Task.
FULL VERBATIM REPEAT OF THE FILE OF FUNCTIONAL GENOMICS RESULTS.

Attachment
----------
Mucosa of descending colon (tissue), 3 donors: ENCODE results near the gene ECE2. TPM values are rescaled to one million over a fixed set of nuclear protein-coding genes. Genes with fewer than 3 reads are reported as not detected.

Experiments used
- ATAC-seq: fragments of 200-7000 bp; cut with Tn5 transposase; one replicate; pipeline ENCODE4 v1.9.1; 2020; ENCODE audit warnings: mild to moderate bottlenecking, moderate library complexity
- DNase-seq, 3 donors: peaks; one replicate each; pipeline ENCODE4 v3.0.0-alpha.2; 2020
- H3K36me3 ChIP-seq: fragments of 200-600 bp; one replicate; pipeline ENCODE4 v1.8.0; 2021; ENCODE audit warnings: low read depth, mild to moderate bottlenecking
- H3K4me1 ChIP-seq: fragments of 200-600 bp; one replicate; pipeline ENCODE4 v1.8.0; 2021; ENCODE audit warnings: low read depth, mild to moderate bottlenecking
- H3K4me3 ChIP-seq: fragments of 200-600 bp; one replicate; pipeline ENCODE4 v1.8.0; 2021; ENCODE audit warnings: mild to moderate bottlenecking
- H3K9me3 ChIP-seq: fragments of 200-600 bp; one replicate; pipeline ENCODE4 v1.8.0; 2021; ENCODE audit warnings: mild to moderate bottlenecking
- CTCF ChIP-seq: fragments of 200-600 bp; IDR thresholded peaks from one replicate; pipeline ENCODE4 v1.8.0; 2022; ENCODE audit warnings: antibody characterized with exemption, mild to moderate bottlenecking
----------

Mucosa of descending colon (tissue), 3 donors: ENCODE results near the gene ECE2. TPM values are rescaled to one million over a fixed set of nuclear protein-coding genes. Genes with fewer than 3 reads are reported as not detected.

Experiments used
- ATAC-seq: fragments of 200-7000 bp; cut with Tn5 transposase; one replicate; pipeline ENCODE4 v1.9.1; 2020; ENCODE audit warnings: mild to moderate bottlenecking, moderate library complexity
- DNase-seq, 3 donors: peaks; one replicate each; pipeline ENCODE4 v3.0.0-alpha.2; 2020
- H3K36me3 ChIP-seq: fragments of 200-600 bp; one replicate; pipeline ENCODE4 v1.8.0; 2021; ENCODE audit warnings: low read depth, mild to moderate bottlenecking
- H3K4me1 ChIP-seq: fragments of 200-600 bp; one replicate; pipeline ENCODE4 v1.8.0; 2021; ENCODE audit warnings: low read depth, mild to moderate bottlenecking
- H3K4me3 ChIP-seq: fragments of 200-600 bp; one replicate; pipeline ENCODE4 v1.8.0; 2021; ENCODE audit warnings: mild to moderate bottlenecking
- H3K9me3 ChIP-seq: fragments of 200-600 bp; one replicate; pipeline ENCODE4 v1.8.0; 2021; ENCODE audit warnings: mild to moderate bottlenecking
- CTCF ChIP-seq: fragments of 200-600 bp; IDR thresholded peaks from one replicate; pipeline ENCODE4 v1.8.0; 2022; ENCODE audit warnings: antibody characterized with exemption, mild to moderate bottlenecking